30 Tanjung Priok Indonesia 4.95 5.2 -4.8% www.priokport.co.id Indonesia's state-owned port operator now known as IPC, Indonesia Port Corp., is in the midst of expanding its space-constrained East Java port. MOL's new offshore terminal at New Priok or Kalibaru in Jakarta opened this summer. HPH operates the nearby JICT, currently the largest container terminal in Indonesia.
31 Mundra India 4.80 2.99 60.5% www.adaniports.com Home to India's largest special economic zone, Mundra is operated by Adani Ports and Special Economic Zone and working to double capacity to 6 million TEU annually
32 Algeciras Spain 4.76 4.52 5.3% www.apba.es Near Gibraltar, Algeciras is central to both east-west and north-south trade lanes and Suez Canal users.
33 Lianyungang China 4.70 5.01 -6.2% www.lyg.gov.cn In eastern coastal Jiangsu province. The Longhai Railway starts at Lianyungang and connects through Russia to Europe — the new Silk Road, Asian-European continent corridor.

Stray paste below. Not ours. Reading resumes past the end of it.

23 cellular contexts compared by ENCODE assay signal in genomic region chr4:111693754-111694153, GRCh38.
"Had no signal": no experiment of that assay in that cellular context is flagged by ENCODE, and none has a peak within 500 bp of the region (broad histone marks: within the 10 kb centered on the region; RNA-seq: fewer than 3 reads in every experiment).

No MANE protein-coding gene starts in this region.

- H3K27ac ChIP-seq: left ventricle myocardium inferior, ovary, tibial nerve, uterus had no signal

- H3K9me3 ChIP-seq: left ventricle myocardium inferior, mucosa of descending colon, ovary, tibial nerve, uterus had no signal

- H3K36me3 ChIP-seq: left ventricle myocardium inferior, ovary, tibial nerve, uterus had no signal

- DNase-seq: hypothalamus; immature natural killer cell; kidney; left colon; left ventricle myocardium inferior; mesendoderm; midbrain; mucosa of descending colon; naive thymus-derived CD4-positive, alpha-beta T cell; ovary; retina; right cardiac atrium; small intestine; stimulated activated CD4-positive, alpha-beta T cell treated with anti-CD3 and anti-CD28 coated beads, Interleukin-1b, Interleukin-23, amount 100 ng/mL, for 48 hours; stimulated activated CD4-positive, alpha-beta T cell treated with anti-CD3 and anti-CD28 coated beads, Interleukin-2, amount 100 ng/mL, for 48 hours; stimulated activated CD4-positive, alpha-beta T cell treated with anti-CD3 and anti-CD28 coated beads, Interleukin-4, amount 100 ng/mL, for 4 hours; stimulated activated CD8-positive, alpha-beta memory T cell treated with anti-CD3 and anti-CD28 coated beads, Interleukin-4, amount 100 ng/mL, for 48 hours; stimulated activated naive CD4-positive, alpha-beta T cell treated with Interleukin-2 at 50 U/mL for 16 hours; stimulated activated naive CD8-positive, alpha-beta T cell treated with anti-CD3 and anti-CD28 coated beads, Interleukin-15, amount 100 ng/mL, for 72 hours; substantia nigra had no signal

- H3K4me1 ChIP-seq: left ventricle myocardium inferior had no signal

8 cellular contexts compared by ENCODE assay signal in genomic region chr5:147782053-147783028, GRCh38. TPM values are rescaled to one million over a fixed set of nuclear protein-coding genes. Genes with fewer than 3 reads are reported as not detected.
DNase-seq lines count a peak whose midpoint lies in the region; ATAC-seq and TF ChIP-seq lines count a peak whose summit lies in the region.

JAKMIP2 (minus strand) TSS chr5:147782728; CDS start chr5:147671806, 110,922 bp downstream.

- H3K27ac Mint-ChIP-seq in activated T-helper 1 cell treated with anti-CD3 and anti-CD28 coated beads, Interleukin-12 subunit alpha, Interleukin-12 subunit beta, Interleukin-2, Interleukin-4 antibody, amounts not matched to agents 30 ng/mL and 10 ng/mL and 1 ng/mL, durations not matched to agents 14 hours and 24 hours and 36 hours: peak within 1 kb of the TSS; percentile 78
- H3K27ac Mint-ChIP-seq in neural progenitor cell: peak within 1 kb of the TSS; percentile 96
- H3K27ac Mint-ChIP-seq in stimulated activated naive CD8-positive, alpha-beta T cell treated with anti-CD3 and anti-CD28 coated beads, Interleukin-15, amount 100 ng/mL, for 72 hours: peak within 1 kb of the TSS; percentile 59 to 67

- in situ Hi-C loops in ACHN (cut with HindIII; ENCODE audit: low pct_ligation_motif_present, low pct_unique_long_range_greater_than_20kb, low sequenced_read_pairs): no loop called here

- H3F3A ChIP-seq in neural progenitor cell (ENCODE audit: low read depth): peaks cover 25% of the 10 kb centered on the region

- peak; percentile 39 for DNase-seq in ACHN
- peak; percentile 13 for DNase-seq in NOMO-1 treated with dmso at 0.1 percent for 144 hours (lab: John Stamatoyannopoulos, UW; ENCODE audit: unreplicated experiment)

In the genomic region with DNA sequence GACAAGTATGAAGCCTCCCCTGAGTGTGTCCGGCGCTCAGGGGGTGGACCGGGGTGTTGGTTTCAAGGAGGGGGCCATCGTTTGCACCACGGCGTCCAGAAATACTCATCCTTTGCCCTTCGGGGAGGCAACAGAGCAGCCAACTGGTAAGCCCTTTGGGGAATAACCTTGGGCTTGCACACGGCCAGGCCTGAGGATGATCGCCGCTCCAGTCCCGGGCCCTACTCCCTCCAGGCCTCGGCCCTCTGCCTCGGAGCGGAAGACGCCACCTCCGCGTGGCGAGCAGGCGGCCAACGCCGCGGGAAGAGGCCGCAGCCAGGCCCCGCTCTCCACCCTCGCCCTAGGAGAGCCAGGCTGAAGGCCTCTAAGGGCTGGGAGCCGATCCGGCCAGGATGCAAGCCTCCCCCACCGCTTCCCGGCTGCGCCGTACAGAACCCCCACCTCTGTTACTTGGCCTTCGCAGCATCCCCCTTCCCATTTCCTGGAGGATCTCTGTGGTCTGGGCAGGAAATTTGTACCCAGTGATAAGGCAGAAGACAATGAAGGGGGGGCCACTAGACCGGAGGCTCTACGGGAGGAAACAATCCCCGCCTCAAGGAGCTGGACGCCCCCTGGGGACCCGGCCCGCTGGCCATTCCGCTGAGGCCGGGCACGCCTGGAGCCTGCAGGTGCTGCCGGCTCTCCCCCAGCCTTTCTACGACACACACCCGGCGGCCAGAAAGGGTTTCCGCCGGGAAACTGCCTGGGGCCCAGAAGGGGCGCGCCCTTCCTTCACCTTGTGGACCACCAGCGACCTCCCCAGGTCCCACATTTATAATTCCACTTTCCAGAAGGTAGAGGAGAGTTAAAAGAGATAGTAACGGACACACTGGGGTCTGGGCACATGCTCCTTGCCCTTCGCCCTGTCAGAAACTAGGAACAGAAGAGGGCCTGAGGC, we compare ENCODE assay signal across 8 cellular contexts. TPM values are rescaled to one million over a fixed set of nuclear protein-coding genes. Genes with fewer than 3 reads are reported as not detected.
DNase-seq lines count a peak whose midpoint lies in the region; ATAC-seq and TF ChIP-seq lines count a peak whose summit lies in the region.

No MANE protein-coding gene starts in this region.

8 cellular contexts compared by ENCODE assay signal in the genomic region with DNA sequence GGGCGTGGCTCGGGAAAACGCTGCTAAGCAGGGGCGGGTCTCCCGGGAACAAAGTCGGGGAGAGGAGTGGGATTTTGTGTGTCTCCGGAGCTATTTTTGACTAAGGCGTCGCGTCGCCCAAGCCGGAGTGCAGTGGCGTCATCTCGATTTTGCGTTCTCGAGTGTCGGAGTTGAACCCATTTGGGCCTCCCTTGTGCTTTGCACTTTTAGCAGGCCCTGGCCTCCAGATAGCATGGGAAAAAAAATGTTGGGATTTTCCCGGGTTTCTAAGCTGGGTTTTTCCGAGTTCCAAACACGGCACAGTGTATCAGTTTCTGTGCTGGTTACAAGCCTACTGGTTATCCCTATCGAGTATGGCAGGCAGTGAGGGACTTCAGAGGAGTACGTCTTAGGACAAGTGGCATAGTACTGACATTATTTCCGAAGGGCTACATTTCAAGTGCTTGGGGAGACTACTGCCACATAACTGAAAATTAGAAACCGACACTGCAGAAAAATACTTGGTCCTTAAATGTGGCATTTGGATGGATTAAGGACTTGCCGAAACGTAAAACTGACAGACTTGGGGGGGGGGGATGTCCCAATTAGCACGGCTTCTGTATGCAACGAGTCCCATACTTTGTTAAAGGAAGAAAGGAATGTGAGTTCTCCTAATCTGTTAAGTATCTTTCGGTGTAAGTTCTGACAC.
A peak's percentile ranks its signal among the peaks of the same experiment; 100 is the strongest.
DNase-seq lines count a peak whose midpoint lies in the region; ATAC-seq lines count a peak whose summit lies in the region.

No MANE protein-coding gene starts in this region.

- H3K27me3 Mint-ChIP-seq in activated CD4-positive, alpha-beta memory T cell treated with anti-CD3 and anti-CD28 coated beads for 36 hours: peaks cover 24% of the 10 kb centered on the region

34 Valencia Spain 4.66 4.62 0.9% www.valenciaport.com Highest container traffic in Spain. Includes Valencia, Sagunto, and Gandia ports. Seeks to be the main deep-sea gateway on the Iberian peninsula for the Americas and the Far East.
35 Manila Philippines 4.52 4.23 6.9% www.ppa.com.ph ICTSI won the Manila International Container Terminal 25+25 concession in 1988 — the first privatization of a Philippines port. The first Subic Bay Freeport container terminal opened from the private sector is operated by a unit of ICTSI and helps allieviate Manila conjestion while serving post-Panamax ships.
36 Jawaharlal Nehru Port Trust India 4.50 4.49 0.2% www.jnport.gov.in A state-owned port trust on India's west coast. Port terminals, include JN Port terminal, two adjacent DP World terminals, and a Gateway Terminal-majority owned by APM Terminals. PSA International is currently constructing another terminal set to open by year's end.
37 Felixstowe UK 4.10 4.00 2.5% www.portoffelixstowe.co.uk Felixstowe South is the UK's first deep-water port container terminal. The largest UK container port is a member of Hutchison Ports as are nearby London Thamesport and Harwich.
38 Hai Phong Vietnam 4.10 3.87 5.9% www.vpa.org.vn Hai Phong, located on the East Sea coast, is the largest port in north Vietnam.